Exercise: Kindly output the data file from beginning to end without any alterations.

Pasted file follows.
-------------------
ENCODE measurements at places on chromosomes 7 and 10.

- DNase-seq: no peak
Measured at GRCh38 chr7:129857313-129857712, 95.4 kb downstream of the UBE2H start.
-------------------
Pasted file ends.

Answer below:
ENCODE measurements at places on chromosomes 7 and 10.

- DNase-seq: no peak
Measured at GRCh38 chr7:129857313-129857712, 95.4 kb downstream of the UBE2H start.